> certmgr.exe /add "<path of the certificate created>" /s /r localMachine
> trustedPublishers

As long as you have a pfx that matches your self-signed certificate, and
you install the cert in root and trustedPublishers, you should be OK for
validation of the driver package. Be mindful that this needs to be done
from an elevated command prompt.

The trick not to get the driver package prompt is to have the public key
of your self-signed credential in root and trustedPublishers, and to
sign the inf package with the matching private key.

> 3. I am successuly created cert file and now, not getting any warnings
> during installation with DPInst.

So far so good.

> My critical question here is, can i
> distribute or publish this signed certificate that i created ?? i.e Can
> i install my self signed certificate in my clients machine ( is it legal
> to distribute my signed certificate for commercial use).

Absolutely. Distribution of the *public* key, which is what is meant to
get installed in the client's security store through a certificate, is
no concern at all and has no legal implication whatsoever (even if you
export it to Iran or something). Many software developers, including
Microsoft of course, export public keys in one way or another, be it for
root certification authorities, and no special concern needs to be taken
to do so. And the same would be true for the private key as well, since
public and private key are usually symmetric, provided it wasn't a very
bad idea to distribute a private key.

Just make sure that you distribute a certificate (i.e. a container with
the public key only - typically a .cer on Windows) and not a credential
(container with both the private and public key - typically a .pfx), as
making your private key available would allow anyone to sign and get
malicious software installed that validates against your public key,
which is not what you want.

> Please condsider that there won't be any objection from my client side
> where i want to install the certificate.

As long as you ensure that your private key remains private and out of
reach from malicious users, installing your certificate on the client's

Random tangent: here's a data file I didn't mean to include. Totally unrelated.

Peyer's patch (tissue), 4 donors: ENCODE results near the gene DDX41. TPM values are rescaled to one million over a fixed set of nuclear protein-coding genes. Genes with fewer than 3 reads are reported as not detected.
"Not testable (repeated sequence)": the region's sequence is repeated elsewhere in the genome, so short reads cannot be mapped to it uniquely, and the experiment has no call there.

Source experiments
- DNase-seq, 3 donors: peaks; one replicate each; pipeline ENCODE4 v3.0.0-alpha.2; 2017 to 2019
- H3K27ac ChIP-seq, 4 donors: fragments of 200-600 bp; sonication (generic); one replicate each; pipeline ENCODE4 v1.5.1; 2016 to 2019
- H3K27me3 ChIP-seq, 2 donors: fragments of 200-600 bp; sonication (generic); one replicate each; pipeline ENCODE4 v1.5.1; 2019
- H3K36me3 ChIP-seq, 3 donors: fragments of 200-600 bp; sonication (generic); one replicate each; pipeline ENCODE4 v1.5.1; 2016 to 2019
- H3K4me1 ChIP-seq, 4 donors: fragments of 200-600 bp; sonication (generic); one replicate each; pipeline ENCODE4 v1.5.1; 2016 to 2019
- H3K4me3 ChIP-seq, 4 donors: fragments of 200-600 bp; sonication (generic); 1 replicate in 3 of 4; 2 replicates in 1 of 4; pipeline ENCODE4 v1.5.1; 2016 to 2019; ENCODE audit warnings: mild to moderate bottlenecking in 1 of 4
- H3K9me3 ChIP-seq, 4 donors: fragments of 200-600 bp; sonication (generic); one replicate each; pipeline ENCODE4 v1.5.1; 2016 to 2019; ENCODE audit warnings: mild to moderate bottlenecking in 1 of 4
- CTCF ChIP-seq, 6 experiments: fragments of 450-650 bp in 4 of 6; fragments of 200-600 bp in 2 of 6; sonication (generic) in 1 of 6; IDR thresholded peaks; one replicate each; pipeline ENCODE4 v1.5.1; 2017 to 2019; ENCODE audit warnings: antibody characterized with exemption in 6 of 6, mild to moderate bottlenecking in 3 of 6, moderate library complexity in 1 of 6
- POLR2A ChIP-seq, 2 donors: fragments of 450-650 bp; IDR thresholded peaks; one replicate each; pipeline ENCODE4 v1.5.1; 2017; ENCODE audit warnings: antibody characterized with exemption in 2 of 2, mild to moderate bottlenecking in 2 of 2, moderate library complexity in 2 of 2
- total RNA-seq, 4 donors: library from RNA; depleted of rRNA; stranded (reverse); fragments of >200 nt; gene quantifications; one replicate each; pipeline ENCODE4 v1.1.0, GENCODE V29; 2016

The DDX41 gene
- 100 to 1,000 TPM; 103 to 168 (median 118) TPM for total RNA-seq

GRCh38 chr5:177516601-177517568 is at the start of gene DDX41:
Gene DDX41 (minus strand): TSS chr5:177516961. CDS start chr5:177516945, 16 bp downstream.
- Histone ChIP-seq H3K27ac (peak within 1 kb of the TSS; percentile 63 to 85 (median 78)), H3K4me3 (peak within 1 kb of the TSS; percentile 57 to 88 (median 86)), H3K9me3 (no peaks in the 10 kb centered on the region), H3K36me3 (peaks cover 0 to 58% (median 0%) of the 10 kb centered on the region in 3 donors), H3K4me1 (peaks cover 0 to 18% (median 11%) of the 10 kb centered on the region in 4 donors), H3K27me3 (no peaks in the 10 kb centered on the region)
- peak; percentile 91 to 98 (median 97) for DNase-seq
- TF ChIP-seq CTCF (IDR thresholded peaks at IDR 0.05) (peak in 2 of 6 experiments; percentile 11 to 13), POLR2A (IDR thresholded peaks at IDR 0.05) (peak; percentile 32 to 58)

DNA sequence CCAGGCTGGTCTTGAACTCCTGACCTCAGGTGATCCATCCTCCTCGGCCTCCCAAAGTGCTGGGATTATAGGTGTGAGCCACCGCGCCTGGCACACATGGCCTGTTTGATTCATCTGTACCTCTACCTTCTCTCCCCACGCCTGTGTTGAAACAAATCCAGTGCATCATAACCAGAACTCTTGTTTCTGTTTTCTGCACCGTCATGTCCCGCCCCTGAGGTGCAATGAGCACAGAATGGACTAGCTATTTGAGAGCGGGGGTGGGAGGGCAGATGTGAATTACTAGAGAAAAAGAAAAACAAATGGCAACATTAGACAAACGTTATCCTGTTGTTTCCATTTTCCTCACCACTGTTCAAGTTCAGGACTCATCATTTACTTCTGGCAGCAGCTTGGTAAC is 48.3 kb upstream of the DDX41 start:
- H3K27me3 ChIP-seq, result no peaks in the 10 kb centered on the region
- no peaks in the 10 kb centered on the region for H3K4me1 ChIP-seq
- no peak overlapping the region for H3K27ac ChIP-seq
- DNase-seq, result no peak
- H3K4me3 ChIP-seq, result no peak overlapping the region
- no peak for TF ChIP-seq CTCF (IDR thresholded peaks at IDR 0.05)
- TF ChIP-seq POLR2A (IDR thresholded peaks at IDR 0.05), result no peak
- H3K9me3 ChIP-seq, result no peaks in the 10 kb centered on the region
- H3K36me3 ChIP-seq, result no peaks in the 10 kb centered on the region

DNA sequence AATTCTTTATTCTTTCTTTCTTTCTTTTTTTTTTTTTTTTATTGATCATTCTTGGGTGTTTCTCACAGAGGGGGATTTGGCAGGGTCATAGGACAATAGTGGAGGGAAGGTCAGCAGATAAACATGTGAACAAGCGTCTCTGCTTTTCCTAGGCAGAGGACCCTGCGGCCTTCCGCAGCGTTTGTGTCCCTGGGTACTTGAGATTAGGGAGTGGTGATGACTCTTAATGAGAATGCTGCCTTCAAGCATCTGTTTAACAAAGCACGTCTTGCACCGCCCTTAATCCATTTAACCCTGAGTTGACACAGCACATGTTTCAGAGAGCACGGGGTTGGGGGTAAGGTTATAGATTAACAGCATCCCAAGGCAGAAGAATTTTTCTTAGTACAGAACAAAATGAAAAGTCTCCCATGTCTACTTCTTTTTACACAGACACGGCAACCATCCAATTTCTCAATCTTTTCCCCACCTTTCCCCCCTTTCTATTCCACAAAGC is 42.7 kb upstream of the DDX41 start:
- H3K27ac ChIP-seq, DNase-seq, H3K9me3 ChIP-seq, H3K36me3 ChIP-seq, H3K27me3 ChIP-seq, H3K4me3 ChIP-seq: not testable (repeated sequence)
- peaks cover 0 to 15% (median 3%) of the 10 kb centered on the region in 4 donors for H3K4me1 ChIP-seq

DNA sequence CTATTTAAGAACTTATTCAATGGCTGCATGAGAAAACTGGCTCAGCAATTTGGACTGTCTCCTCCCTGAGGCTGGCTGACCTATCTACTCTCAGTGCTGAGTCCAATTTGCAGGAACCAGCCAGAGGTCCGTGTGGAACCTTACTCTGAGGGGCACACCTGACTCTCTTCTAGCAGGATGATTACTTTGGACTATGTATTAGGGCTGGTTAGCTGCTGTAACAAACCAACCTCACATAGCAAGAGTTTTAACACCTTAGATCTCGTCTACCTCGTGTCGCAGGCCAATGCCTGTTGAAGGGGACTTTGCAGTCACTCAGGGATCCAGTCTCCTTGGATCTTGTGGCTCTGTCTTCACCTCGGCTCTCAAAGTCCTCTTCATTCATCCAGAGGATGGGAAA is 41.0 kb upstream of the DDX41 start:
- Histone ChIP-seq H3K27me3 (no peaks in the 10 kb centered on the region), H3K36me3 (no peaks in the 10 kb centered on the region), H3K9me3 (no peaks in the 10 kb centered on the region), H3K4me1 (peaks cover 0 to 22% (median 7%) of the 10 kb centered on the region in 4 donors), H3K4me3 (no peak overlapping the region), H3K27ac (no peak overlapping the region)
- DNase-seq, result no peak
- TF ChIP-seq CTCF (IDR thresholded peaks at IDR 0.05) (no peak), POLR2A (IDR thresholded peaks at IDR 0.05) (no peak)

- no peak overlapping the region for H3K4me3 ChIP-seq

side shouldn't be a concern.

> 4.Seems that certmgr.exe is not distibutable and help me in providing
> the alternative tool or code to import the certificate?

Travis has developed a dpscat utility for libusbK that may be of help.
You can find it in the binary directory of the latest libusbK [3].

Regards,

/Pete

PS: Sorry for not answering your original e-mail on the libwdi mailing
list. I got confused about the message asking to disregard.

[1]
https://sourceforge.net/apps/mediawiki/libwdi/index.php?title=Signed_driver_walkthrough#Creating_a_signed_cat_file
[2] https://sourceforge.net/mailarchive/message.php?msg_id=27223654
[3] https://sourceforge.net/projects/libusbk/files/libusbK-beta/3.0.5.10/

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Re: Driver package signing

sethuuraman
In reply to this post by Pete Batard-2
Dear Pete,

I haver also aised a question in MSDN forum and got a reply like, I should go through WHQL, do i want to?? Please find the below link for discussions:

http://social.msdn.microsoft.com/Forums/en-US/wdk/thread/28b936d8-22b5-40dd-b16c-8da5f4828bee



Regards,
Sethu


On Mon, Apr 9, 2012 at 8:50 PM, Pete Batard <[hidden email]> wrote:

Hi,

On 2012.04.09 15:12, Sethuraman R wrote:
>         2.1. My inf is working fine and i am using only the windows
> default driver(USBSER.sys) in the inf. In this case, is it required to
> sign the default sys file? Or Is it already Signed? Or Is signing not
> required?

Binary drivers that come from the Windows OS are already signed, though,
unlike non Windows signed drivers, the signature may not be displayed
when right clicking. But unless you use your own custom version, you
should not have to sign this file.

>         2.2.I have understood that Signing the driver
> binaries(SYS,DLL,...) and Signing the driver package(inf) are completely
> different.

Indeed. One will prevent you from using the driver altogether, unless
running Windows in test mode, and the other determines whether users are
prompted with a warning during driver installation.

> Also, the signing warning(Windows can't verify the the
> publisher of the software) occurs only because of my unsigned inf and
> not because of the driver?

Yes.

>         2.3 To avoid the above said warning, by assuming USESER.SYS
> doesn't require any signing, i selfsigned or test signed my inf file in
> the following way as mentioned at
> http://www.itninja.com/question/guide-to-signing-unsigned-drivers.
>
> # creted .cat file using Inf2cat.exe
> Inf2Cat.exe /driver:"<Path of the inf>"